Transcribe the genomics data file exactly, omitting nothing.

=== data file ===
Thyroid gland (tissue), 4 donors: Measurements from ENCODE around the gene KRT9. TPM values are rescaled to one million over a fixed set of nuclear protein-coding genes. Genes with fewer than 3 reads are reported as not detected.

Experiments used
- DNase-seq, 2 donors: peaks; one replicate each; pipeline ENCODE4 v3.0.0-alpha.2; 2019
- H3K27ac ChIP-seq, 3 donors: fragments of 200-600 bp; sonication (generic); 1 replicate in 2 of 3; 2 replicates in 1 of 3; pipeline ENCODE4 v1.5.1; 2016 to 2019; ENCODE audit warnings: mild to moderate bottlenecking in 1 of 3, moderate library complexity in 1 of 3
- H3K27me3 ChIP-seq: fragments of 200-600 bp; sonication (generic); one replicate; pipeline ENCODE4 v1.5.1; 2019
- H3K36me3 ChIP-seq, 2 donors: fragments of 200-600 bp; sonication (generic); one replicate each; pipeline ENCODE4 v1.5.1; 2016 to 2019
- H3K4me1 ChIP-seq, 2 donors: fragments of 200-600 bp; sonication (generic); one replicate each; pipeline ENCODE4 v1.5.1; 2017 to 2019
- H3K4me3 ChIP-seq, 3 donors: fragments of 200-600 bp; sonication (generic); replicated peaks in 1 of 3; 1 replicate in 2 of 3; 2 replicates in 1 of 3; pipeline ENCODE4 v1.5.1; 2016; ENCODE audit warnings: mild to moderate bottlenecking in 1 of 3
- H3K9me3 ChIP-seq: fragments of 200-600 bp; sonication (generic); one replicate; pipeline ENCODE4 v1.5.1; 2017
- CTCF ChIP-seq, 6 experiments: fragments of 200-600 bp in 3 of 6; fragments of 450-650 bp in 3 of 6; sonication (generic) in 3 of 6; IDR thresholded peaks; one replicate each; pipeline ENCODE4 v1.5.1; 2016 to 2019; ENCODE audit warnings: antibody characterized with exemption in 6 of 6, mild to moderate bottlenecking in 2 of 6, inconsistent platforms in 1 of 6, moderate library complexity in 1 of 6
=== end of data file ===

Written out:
Thyroid gland (tissue), 4 donors: Measurements from ENCODE around the gene KRT9. TPM values are rescaled to one million over a fixed set of nuclear protein-coding genes. Genes with fewer than 3 reads are reported as not detected.

Experiments used
- DNase-seq, 2 donors: peaks; one replicate each; pipeline ENCODE4 v3.0.0-alpha.2; 2019
- H3K27ac ChIP-seq, 3 donors: fragments of 200-600 bp; sonication (generic); 1 replicate in 2 of 3; 2 replicates in 1 of 3; pipeline ENCODE4 v1.5.1; 2016 to 2019; ENCODE audit warnings: mild to moderate bottlenecking in 1 of 3, moderate library complexity in 1 of 3
- H3K27me3 ChIP-seq: fragments of 200-600 bp; sonication (generic); one replicate; pipeline ENCODE4 v1.5.1; 2019
- H3K36me3 ChIP-seq, 2 donors: fragments of 200-600 bp; sonication (generic); one replicate each; pipeline ENCODE4 v1.5.1; 2016 to 2019
- H3K4me1 ChIP-seq, 2 donors: fragments of 200-600 bp; sonication (generic); one replicate each; pipeline ENCODE4 v1.5.1; 2017 to 2019
- H3K4me3 ChIP-seq, 3 donors: fragments of 200-600 bp; sonication (generic); replicated peaks in 1 of 3; 1 replicate in 2 of 3; 2 replicates in 1 of 3; pipeline ENCODE4 v1.5.1; 2016; ENCODE audit warnings: mild to moderate bottlenecking in 1 of 3
- H3K9me3 ChIP-seq: fragments of 200-600 bp; sonication (generic); one replicate; pipeline ENCODE4 v1.5.1; 2017
- CTCF ChIP-seq, 6 experiments: fragments of 200-600 bp in 3 of 6; fragments of 450-650 bp in 3 of 6; sonication (generic) in 3 of 6; IDR thresholded peaks; one replicate each; pipeline ENCODE4 v1.5.1; 2016 to 2019; ENCODE audit warnings: antibody characterized with exemption in 6 of 6, mild to moderate bottlenecking in 2 of 6, inconsistent platforms in 1 of 6, moderate library complexity in 1 of 6